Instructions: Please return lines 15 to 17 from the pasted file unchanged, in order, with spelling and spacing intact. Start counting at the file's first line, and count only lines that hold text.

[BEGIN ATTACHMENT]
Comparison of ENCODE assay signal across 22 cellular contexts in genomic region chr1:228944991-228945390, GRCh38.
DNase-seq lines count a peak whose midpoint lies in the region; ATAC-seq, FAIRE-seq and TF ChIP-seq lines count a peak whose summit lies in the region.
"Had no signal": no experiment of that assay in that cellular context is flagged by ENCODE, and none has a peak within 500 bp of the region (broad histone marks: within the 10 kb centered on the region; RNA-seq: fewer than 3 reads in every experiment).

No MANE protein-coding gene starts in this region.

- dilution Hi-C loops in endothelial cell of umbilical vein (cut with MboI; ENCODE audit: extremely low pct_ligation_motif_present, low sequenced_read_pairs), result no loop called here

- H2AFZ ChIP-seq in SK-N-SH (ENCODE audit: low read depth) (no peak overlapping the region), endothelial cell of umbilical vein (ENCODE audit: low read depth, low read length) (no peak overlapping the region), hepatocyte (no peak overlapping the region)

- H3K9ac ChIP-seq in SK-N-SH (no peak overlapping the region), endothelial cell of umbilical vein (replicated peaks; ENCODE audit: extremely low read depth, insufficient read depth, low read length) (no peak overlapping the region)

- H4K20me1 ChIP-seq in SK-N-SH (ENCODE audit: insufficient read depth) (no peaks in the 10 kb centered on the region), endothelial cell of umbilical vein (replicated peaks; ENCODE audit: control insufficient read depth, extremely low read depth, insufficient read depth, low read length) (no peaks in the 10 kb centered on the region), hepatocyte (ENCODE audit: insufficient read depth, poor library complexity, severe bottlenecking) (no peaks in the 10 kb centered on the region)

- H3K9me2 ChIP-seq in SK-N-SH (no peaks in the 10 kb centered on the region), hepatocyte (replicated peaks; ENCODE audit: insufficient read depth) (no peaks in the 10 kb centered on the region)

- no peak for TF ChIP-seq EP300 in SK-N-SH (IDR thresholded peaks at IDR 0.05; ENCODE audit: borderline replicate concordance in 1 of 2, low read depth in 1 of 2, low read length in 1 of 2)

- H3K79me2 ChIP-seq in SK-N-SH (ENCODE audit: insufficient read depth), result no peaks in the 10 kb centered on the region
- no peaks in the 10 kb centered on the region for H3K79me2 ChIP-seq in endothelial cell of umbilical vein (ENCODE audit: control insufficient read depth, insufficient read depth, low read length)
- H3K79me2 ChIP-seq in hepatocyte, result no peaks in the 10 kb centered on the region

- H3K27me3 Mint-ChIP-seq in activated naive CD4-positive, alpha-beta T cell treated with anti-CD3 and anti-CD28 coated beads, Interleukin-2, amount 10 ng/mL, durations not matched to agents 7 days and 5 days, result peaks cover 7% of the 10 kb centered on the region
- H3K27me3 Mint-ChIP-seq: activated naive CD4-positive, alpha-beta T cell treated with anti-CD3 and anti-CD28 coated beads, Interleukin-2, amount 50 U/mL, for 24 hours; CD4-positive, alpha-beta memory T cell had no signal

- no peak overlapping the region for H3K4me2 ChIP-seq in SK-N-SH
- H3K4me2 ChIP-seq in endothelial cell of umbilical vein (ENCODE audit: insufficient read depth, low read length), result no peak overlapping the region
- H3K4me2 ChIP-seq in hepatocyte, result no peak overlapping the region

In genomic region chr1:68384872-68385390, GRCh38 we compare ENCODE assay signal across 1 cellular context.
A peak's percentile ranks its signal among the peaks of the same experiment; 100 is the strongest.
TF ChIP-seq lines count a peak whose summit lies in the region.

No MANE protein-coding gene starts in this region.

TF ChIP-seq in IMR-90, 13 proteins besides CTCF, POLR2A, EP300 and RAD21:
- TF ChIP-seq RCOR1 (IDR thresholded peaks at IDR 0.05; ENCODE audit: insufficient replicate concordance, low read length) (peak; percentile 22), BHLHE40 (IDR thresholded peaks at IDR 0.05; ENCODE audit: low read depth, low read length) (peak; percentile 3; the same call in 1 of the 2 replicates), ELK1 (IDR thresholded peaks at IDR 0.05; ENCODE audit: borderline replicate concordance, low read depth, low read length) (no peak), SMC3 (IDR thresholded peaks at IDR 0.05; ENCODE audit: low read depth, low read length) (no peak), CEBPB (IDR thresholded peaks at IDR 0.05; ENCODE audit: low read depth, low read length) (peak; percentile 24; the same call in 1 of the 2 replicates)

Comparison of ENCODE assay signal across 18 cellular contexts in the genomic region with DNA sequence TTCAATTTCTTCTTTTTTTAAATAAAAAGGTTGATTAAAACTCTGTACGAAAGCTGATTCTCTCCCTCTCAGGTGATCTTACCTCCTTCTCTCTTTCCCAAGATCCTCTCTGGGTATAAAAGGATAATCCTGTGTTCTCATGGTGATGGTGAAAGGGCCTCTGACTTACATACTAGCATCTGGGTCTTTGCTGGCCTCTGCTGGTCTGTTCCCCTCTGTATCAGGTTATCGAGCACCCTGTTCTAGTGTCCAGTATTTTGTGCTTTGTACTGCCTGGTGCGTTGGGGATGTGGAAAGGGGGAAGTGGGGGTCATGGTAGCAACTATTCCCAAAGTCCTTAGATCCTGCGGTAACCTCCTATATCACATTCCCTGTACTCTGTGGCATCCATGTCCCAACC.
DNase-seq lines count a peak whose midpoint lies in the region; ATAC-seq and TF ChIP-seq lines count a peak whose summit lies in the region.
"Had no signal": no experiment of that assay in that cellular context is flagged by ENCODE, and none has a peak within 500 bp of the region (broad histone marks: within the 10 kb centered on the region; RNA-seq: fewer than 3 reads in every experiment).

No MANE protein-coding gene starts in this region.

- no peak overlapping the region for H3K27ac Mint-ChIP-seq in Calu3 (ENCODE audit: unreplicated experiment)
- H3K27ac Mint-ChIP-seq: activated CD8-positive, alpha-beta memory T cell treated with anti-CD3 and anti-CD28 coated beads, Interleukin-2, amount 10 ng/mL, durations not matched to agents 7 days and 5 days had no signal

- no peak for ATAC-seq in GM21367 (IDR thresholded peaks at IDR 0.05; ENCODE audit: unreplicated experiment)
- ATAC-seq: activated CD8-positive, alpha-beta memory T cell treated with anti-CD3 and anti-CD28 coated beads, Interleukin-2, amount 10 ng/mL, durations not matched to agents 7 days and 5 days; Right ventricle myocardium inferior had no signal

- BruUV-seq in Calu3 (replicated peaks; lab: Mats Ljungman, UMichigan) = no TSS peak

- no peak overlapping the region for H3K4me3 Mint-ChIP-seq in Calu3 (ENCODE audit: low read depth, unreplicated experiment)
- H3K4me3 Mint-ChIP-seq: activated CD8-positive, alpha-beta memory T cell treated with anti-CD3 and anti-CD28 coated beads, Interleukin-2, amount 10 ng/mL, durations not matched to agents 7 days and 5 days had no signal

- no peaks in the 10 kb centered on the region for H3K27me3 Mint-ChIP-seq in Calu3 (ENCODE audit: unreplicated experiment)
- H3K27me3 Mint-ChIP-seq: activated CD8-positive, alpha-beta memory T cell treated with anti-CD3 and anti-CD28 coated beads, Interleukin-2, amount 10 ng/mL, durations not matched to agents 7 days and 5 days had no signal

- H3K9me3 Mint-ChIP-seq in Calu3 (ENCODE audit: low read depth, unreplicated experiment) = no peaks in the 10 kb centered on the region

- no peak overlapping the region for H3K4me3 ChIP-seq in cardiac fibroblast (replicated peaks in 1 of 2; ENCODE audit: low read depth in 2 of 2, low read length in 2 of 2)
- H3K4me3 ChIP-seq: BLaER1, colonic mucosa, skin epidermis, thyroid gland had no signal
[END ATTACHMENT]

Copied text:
- H3K27me3 Mint-ChIP-seq: activated naive CD4-positive, alpha-beta T cell treated with anti-CD3 and anti-CD28 coated beads, Interleukin-2, amount 50 U/mL, for 24 hours; CD4-positive, alpha-beta memory T cell had no signal

- no peak overlapping the region for H3K4me2 ChIP-seq in SK-N-SH
- H3K4me2 ChIP-seq in endothelial cell of umbilical vein (ENCODE audit: insufficient read depth, low read length), result no peak overlapping the region